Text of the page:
I noticed that a copperhead has made his home under my front porch. He has been spotted two days in a row, and, yesterday, I nearly stepped on him. I prefer not to mess with him as I have read that most incidence of snake bites come from disturbing/attempting to kill these animals. Additionally, I have a three year old son, who loves the outdoors and, although I can teach him to not touch these things, he is typically unobservant and is liable to be bitten due to the proximity of our homes (the snake's and our's). Now, I can certainly wait for him to be spotted outside his home and block the access back into his pit. But, my question is, what about my property, in particular, my garden, can I change to discourage this fellow from being attracted to the premises?

  • 2
    <pedant alert> Snakes aren't poisonous, but they might be venomous :-)
    – winwaed
    Jun 5, 2014 at 13:36
  • 1
    Thanks for the warning. Perhaps you should edit and get the +2.
    – N8sBug
    Jun 5, 2014 at 13:39

3 Answers 3


Snakes generally hang out where they can find food and shelter. To discourage them, you need to remove both incentives. Blocking out the porch is a good first step. You also need to remove any brush or wood piles, or anything in the yard that looks like a home to a snake. If you have a fence, keeping the grass cut short around it is a good idea. If you have shrubs, trim them up a bit off the ground so you can see under them and they won't be as attractive to snakes. Rock piles are also an attraction. Snakes in particular love to sun on them to warm up their cold bodies in the mornings and cracks and crevices in between make good nighttime spots to hide in.

By removing the items listed above, you will also discourage rodents and other small animals that make up the majority of a snake's diet. This will help encourage them to move along to somewhere else besides your yard. Other things you can do is remove any food that rodents might be attracted to, because like snakes, they tend to hang out where they can find food and shelter. Pet food and seeds should not be left out where they can reach it, nesting sites in sheds and garages should be removed (no piles or boxes of rags or old burlap sacks, no wood piles on the ground or floor, etc.) If you are comfortable with it, rodent bait can also be used to reduce their numbers, and at the same time reduce the attraction your home and yard has for snakes.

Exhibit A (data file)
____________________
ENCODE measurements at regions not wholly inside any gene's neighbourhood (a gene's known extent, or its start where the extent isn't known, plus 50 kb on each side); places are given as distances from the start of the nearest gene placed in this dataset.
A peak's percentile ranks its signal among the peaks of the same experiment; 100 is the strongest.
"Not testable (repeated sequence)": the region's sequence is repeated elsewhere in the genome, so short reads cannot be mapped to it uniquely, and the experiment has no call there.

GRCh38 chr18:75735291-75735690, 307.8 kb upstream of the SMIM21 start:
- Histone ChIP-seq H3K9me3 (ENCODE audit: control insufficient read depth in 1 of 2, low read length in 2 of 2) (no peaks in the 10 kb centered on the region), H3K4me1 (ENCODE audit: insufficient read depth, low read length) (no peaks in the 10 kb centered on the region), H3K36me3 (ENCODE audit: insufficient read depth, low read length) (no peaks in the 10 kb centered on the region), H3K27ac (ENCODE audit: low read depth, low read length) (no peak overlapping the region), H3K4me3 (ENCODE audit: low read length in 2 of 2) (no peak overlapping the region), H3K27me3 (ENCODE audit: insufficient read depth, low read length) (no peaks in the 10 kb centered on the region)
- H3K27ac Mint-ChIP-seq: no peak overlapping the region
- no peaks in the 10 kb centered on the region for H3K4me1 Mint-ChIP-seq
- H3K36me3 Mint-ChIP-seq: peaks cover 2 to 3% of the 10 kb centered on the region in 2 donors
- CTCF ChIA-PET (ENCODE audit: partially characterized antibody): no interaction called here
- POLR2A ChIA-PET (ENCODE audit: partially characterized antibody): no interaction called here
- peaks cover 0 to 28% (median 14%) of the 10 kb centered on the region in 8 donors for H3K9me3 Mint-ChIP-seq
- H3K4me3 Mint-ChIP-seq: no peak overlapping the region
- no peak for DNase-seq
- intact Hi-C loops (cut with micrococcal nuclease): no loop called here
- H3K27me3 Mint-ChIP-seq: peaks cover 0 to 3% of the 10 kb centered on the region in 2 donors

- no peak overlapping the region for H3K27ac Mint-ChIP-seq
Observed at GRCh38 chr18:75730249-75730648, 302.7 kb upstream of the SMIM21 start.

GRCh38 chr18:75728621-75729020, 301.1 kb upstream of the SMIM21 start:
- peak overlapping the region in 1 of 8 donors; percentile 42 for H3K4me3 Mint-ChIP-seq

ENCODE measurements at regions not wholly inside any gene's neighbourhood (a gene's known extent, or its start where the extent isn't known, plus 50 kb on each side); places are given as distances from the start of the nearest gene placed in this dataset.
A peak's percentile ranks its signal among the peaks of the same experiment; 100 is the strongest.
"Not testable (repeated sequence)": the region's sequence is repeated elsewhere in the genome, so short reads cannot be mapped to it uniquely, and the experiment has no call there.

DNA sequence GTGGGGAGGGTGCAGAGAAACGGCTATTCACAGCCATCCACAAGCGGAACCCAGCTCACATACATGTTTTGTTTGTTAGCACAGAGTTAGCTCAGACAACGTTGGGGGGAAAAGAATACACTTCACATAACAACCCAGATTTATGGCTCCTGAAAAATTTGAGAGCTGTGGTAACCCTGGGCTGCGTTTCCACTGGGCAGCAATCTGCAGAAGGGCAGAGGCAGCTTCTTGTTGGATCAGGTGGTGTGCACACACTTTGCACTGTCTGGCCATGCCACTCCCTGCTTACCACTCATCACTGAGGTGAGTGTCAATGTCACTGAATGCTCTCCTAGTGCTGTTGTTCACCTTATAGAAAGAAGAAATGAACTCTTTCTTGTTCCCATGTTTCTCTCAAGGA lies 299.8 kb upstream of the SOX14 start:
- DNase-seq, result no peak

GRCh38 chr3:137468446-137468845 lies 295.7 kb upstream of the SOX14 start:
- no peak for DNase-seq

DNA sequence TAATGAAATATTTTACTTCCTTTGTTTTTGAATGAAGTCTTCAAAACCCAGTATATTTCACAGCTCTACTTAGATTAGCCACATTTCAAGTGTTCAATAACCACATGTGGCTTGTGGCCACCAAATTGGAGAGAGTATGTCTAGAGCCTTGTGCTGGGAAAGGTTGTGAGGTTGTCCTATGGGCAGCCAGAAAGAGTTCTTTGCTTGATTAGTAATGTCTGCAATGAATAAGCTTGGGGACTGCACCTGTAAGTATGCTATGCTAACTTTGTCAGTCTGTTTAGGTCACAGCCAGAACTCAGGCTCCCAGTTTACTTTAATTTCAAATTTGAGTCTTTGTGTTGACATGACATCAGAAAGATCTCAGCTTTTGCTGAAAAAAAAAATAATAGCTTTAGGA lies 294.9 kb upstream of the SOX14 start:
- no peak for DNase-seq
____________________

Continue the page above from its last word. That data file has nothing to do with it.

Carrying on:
Doing these things will not guarantee you will not have snakes around your home, but it should reduce the chances of attracting them and encouraging them to hang around. You will always need to very closely monitor kids and pets, and when your child is older, teach them NOT to turn over logs or rocks or reach into any area they cannot see clearly, or climb on anything where a snake could be sunning itself without looking to make sure the coast is clear, first. Unfortunately, eternal vigilance is the cost of living in an area with venomous snakes.


We get copperheads here in central NC. To discourage them, I do not allow wood or brush piles to accumulate on the property. I use a mulching mower to munch up fallen leaves in the woods where people are likely to walk, as well as on areas surrounding the house. This eliminates cover prized by these fang-bearing pests. Use this technique under the tall magnolias (southern variety) since snakes like living in their leaf litter.


Two things: First, I would hire a professional snaker exterminator to kill, or more likely, remove this particular snake. Second, I would do a "clean up" of my porch, lawn, and gardens along the lines suggested by Teresa so that other snakes don't find them attractive in the future. The snake exterminator would also have additional clean up recommendations.


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